- Increase chances of heart disease
And the list goes on.
So now forget the actual physical health aspects of it all, and instead think about the mental aspects. Are you really OK rewiring your brain to default to and accept the bad in a situation?
If you don’t consciously think about it and change your negative patterns, it’s happening on a daily basis, and the synapses are only getting more and more efficient at their job. Scary.
The Bottom Line
Everywhere you turn, you’ll run into complaints. One big place this pops up is on social media. With the age of the internet and it’s insanely quick ability to reach millions of people in a matter of seconds, it’s no surprise that people will use Facebook, Instagram, Yelp, and other platforms to voice their displeasure with a person or company’s product/service.
And honestly, sometimes it’s definitely warranted. I think it’s a good thing that companies have to keep on their toes and provide excellent customer service and not hide behind the notion that they can get away with it.
But as you know, it gets abused really easily. So what’s the solution? You have to consciously be aware of it all, and realize that there really is no steadfast solution. Because we’re a generation of blame shifters, we apparently don’t like to accept the reality that we sometimes fucked up ourselves.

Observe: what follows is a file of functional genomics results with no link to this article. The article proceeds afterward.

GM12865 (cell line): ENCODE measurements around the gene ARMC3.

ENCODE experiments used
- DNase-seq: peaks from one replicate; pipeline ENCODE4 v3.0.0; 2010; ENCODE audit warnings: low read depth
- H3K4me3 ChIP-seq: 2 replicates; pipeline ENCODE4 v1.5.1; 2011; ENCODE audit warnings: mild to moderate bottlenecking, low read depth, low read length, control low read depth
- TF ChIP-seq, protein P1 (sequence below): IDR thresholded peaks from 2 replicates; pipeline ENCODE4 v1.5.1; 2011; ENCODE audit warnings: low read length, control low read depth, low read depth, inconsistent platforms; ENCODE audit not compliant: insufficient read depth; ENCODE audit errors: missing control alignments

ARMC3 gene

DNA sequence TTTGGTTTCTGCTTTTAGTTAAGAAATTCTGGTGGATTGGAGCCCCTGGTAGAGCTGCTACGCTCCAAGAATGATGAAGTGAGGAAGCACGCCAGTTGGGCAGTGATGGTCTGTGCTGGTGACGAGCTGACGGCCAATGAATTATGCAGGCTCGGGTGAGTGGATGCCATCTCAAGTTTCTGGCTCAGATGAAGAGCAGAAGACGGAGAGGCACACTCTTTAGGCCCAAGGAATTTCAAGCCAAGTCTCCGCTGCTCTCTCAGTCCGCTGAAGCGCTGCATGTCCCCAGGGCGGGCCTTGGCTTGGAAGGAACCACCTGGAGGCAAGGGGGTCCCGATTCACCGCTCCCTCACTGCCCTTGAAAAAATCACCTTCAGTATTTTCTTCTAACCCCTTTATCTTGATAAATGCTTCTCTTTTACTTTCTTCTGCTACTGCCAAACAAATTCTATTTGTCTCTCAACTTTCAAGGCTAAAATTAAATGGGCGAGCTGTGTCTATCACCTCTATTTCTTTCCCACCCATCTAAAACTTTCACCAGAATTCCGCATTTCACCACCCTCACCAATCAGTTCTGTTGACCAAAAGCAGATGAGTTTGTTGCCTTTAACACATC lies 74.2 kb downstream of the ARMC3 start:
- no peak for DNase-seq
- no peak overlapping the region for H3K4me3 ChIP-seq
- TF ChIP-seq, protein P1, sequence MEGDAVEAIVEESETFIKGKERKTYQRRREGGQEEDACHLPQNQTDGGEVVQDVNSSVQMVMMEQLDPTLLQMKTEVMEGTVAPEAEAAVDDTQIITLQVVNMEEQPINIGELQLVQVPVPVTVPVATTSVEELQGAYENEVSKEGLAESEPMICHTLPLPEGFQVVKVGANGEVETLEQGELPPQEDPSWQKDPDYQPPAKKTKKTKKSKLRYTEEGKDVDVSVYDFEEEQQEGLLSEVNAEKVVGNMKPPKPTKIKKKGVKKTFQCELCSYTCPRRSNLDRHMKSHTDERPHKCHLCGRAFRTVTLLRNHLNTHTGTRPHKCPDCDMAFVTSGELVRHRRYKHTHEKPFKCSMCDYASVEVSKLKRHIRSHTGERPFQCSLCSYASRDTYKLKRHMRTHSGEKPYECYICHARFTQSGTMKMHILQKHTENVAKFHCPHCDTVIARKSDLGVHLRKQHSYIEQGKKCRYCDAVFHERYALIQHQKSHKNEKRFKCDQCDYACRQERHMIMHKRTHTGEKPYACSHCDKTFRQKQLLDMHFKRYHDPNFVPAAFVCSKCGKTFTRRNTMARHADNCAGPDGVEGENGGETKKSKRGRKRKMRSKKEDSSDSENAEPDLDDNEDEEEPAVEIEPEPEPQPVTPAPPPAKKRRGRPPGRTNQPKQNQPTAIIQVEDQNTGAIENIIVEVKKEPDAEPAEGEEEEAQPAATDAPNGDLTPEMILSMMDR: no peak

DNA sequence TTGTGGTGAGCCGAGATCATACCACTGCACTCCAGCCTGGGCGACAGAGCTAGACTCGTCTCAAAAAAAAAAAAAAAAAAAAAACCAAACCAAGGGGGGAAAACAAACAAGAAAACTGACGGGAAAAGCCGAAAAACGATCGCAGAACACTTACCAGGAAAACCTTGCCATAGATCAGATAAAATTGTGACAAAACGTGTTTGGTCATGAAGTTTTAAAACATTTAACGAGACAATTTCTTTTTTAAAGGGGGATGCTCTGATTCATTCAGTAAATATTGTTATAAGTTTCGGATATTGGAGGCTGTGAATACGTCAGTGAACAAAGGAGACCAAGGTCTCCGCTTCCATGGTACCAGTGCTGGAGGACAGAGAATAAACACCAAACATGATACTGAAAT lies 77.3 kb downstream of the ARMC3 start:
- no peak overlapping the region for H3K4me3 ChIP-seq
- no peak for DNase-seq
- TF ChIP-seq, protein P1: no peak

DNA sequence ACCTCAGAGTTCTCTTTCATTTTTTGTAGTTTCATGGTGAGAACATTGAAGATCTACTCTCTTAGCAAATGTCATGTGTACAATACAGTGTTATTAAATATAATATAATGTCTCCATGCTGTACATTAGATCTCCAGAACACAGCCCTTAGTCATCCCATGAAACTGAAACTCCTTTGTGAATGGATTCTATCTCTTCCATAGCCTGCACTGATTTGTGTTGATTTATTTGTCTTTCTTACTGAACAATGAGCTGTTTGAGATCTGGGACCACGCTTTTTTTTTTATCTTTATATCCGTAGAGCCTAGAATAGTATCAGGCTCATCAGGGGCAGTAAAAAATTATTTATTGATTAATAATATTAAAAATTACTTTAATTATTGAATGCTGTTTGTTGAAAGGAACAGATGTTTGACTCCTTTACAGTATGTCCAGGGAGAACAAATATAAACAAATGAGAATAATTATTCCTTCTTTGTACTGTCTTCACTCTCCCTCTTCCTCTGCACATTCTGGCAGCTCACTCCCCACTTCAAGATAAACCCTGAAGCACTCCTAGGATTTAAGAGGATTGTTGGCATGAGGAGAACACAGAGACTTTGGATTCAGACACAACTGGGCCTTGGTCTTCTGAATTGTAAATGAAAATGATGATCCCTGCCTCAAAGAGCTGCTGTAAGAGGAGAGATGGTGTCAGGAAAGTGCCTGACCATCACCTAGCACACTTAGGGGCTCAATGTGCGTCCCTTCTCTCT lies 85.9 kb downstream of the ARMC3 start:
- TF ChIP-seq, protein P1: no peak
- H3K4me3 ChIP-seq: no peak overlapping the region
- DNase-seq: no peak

So next time you want to complain, ask yourself three questions.
First, why am I complaining? Whatever the answer is that comes (good or bad), own it.
Secondly, who benefits from my complaint? The answer is generally nobody, including you. Unless, of course, a shady business tried to pull a fast one (and you’re really not to blame at all).
And three, most importantly: would you say this complaint directly to the person’s/company’s face? In other words, here are a few examples:
- If you want to complain about a person, would you tell them your complaint directly?
- If you wanted to complain about a venue (ambiance, crowd, food, drinks), would you tell the event organizer in their face?
- If you wanted to complain about a business and you were granted the opportunity to sit down with the CEO, would you take the time to research who it is, sit down with them, and let it rip? (in a calm way of course, you spicy fucker).
The answers to most of these are probably no, and so you should probably avoid complaining about 95% of your bullshit.